In large part a consequence of this very liberal licensing, many programmers from around the world quickly became enthusiastic about helping Torvalds develop his still embryonic operating system. As a result, its performance began improving at a rapid rate.
Torvalds’ efforts focused on developing a kernel, which is only part of what is necessary to make a usable operating system. Fortunately, Stallman and his Free Software Foundation (FSF) had been developing a number of free programs for use in a free version of UNIX, and such programs (e.g., bash, GCC and GNU binutils) thus became major components of virtually all Linux distributions. A distribution is a complete operating system centered around a kernel and also containing numerous utilities, device drivers and application programs.
Other parts of Linux distributions came from the Berkeley UNIX Distribution (BSD), a version of UNIX that was developed at the University of California at Berkeley (UCB) and which later evolved into the highly regarded BSD operating systems. And the X Window System, which is the dominant system for managing GUIs (graphical user interfaces) on Linux and other Unix-like operating systems, came from the Massachusetts Institute of Technology (MIT).
Linux Takes Off
The performance of the Linux kernel and Linux distributions continued to improve as more and more developers, initially individual and later corporate as well, joined the project and contributed their enthusiasm, effort and programming skills. This was paralleled by a swift growth in the number of users.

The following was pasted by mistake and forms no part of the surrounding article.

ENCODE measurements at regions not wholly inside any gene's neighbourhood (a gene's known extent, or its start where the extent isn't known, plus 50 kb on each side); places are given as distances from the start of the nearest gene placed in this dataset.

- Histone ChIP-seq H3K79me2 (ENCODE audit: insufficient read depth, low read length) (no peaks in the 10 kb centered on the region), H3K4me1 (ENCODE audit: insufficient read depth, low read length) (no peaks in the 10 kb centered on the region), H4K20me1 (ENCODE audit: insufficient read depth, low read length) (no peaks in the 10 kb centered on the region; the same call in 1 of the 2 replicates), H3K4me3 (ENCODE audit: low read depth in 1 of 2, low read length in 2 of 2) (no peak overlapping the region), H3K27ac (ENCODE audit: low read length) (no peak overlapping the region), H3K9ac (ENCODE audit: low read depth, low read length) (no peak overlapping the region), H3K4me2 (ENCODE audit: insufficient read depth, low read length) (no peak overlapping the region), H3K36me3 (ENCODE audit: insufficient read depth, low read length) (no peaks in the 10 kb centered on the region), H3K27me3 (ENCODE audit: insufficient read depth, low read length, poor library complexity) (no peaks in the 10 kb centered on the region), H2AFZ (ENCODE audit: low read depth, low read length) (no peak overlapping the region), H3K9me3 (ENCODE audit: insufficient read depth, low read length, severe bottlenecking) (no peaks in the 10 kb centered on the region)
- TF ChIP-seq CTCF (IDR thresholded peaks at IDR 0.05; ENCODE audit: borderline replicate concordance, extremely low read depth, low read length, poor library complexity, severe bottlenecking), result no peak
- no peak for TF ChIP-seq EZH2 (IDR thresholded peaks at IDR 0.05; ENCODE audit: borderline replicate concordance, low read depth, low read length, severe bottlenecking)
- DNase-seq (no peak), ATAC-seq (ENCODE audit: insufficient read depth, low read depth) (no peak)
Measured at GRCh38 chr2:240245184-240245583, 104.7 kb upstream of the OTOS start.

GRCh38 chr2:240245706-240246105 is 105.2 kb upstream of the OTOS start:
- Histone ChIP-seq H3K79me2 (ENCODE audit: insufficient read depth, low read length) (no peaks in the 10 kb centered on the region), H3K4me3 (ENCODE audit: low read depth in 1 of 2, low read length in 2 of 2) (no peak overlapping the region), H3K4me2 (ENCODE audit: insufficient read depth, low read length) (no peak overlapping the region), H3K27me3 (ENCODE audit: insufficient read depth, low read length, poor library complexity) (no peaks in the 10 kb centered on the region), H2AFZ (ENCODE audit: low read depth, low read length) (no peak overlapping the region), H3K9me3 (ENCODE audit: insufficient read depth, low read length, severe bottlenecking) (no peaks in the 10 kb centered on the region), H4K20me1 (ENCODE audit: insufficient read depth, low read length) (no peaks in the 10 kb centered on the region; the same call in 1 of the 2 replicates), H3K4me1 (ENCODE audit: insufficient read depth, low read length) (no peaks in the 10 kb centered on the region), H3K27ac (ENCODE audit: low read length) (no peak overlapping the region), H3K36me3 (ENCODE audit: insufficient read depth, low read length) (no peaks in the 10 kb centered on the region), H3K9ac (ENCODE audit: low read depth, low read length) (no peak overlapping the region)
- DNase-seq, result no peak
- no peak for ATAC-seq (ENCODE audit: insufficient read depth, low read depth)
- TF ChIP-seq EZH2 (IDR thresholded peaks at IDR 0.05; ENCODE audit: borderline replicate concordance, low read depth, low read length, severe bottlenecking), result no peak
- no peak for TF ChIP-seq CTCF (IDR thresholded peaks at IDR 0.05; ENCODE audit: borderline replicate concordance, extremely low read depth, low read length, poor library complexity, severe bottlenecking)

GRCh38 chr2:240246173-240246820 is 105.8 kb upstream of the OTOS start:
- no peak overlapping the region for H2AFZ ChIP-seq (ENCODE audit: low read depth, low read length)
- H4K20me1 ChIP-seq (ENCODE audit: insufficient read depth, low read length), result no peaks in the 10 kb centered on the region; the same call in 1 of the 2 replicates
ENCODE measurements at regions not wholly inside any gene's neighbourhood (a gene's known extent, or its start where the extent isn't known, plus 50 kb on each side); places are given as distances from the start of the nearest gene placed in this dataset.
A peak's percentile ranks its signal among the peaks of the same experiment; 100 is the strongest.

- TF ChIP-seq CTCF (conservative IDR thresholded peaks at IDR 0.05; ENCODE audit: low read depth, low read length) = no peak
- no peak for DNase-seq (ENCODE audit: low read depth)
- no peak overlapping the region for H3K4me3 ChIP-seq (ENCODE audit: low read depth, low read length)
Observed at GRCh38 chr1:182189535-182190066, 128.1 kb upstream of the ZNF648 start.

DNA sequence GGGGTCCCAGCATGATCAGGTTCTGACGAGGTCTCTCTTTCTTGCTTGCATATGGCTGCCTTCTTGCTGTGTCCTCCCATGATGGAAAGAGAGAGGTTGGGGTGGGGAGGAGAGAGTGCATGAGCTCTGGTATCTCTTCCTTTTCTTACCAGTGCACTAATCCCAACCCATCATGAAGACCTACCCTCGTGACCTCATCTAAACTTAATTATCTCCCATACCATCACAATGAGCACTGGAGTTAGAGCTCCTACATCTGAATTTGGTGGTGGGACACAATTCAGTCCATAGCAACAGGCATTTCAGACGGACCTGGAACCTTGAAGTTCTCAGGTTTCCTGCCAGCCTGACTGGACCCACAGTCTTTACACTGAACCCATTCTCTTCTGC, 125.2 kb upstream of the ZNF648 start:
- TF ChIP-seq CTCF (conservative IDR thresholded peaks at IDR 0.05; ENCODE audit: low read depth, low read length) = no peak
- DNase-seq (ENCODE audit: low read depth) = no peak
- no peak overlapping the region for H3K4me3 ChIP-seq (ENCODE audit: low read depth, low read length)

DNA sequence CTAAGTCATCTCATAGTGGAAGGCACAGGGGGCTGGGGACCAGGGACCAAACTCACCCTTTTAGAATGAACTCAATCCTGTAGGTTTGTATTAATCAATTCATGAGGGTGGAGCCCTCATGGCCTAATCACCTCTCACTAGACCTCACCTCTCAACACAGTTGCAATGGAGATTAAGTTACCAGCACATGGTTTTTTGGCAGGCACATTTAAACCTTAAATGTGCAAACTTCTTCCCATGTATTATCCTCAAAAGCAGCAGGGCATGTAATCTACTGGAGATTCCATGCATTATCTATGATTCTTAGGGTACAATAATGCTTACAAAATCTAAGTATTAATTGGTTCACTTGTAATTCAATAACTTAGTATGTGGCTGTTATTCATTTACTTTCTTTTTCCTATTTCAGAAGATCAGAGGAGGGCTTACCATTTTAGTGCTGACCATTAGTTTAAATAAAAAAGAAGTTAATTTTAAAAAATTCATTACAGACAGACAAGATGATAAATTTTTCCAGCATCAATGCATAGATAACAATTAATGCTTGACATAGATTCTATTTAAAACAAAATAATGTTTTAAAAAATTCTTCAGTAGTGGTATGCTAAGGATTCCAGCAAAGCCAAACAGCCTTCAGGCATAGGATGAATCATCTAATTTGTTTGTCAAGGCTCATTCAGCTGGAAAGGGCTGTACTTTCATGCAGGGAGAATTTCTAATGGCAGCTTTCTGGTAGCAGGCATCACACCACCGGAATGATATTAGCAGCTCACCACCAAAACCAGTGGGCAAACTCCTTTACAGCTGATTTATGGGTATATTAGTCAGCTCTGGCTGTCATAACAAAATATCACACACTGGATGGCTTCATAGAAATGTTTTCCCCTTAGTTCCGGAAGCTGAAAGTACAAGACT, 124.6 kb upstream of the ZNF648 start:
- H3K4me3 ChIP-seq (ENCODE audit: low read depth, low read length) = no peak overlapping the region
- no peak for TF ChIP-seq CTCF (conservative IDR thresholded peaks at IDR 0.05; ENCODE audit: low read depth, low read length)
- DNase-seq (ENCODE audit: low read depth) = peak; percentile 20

For example, in 1994 a usable ext2 filesystem (i.e., a system for organizing data on computer disks), which featured a large increase in speed over its predecessor, the ext, was added to the kernel. And its initially weak networking capability was improved substantially. This was also the year in which Torvalds began promoting the porting of Linux to additional processors.
One early complaint about Linux was that it could run only on computers with x86 (Intel-compatible) processors. The first of the new processors was the Alpha, which was used in Digital Equipment Corporation’s (DEC’s) workstations. This was greatly facilitated by DEC’s investment of both money and engineering talent, and it was soon followed by porting to the SPARC and MIPS processors.
As a result of his skills and accomplishments, Torvalds was appointed to the post of instructor at the University of Helsinki, a position which allowed him to simultaneously continue his development of Linux. The first homework assignment for an introductory computer class that he taught in 1993 was for each student to send him an e-mail. One of the students, Tove Minni, a Finnish karate champion, complied by sending him an e-mail asking him out on a date. He accepted, and three years later the first of their three daughters was born.
Although the arrival of his first daughter coincided with minor disruptions in the development of the Linux kernel, he was able to release version 2.0 by December 1996. This milestone version represented a major improvement in performance through its addition of support for additional processors and for symmetric multiprocessing (SMP), which lets multiple processors access and be equally close to all RAM locations.